Keith Magee is a theologian, political adviser and social justice scholar. He is chair and professor of practice in social justice at Newcastle University (Reino Unido) and senior fellow in culture and justice at the University College London. Mientras era académico visitante en la Universidad de Boston, el Encontro El Instituto de Justicia Social en 2014, que sigue siendo el centro de su trabajo e investigación independientes. El es el autor de “Prophetic Justice: Ensayos y reflexiones sobre la raza, Religión y política.” Las opiniones expresadas en este comentario son suyas. Vista más opinión en CNN.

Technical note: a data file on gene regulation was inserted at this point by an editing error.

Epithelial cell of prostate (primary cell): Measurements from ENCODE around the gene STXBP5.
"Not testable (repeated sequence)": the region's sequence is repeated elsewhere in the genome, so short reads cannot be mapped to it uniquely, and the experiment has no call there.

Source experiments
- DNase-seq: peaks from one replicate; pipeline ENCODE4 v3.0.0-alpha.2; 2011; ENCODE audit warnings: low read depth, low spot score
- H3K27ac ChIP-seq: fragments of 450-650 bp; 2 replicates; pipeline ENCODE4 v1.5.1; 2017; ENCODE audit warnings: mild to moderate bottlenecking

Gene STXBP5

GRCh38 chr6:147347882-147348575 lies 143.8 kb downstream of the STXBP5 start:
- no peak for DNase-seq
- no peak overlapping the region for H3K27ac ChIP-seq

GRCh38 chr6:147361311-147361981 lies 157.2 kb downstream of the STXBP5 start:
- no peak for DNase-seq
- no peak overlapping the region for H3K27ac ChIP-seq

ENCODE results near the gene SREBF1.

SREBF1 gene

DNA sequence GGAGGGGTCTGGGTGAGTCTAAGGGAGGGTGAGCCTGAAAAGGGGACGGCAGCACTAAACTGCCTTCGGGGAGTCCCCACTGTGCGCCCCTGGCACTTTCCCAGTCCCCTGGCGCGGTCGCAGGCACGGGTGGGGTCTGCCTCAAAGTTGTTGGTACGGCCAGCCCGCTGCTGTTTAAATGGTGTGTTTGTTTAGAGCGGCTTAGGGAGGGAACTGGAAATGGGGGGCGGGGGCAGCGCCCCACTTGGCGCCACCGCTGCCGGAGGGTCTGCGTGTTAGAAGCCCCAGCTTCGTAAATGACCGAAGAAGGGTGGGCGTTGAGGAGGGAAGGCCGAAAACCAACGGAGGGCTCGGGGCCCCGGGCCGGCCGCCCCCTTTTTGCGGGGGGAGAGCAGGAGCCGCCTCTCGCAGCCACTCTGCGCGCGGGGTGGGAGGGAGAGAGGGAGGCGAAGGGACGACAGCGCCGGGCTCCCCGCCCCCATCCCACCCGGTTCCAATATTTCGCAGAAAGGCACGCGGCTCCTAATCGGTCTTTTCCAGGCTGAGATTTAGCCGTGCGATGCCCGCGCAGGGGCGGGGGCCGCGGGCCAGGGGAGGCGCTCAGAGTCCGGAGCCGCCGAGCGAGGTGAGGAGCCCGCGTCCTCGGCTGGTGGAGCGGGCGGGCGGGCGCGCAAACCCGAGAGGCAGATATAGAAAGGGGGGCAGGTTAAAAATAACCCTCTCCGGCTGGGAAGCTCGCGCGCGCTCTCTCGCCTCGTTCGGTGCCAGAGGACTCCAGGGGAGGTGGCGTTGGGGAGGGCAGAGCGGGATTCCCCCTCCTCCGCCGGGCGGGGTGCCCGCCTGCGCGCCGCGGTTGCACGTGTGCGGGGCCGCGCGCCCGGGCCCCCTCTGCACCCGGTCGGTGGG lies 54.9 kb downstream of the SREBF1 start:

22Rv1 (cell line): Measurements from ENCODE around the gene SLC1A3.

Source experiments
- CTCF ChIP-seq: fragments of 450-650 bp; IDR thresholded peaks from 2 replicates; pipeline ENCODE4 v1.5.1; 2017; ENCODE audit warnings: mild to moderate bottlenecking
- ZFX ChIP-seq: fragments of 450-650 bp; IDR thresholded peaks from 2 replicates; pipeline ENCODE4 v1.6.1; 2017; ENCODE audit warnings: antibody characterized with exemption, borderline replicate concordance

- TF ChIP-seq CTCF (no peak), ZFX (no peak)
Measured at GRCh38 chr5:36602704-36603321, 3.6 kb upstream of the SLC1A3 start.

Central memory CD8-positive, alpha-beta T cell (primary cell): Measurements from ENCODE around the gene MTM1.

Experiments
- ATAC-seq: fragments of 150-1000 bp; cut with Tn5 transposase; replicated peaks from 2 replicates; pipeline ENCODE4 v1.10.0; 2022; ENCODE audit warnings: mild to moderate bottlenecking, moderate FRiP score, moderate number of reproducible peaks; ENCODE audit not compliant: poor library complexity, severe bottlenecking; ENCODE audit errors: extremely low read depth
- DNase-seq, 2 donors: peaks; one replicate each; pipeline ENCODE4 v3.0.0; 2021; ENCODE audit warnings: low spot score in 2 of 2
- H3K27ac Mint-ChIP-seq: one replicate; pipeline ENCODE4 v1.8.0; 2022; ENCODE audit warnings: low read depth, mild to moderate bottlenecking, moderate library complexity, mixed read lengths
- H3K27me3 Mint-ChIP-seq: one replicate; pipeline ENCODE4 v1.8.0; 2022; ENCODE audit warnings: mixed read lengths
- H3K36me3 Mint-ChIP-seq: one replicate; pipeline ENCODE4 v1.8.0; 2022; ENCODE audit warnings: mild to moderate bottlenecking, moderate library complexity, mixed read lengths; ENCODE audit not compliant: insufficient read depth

This past weekend was the 58th anniversary of the March on Washington for Jobs and Freedom. As many Americans reflected on the significance of the day, particularly as voting rights across the country are under attack, they likely thought about the legacy and image of the mighty Rev. Martin Luther King, Jr., standing at a lectern in front of the Lincoln Memorial, the huge crowd stretched before him captivated by his vision of a society without racism. If required to list the other leaders of this historic protest, Americans might be able to name one, maybe more, of the other Black men who, along with King, made up the “Big Six” — James Farmer, John Lewis, A. Philip Randolph, Roy Wilkins, and Whitney Young — all of whom are now rightly honored as heroes of the Civil Rights movement.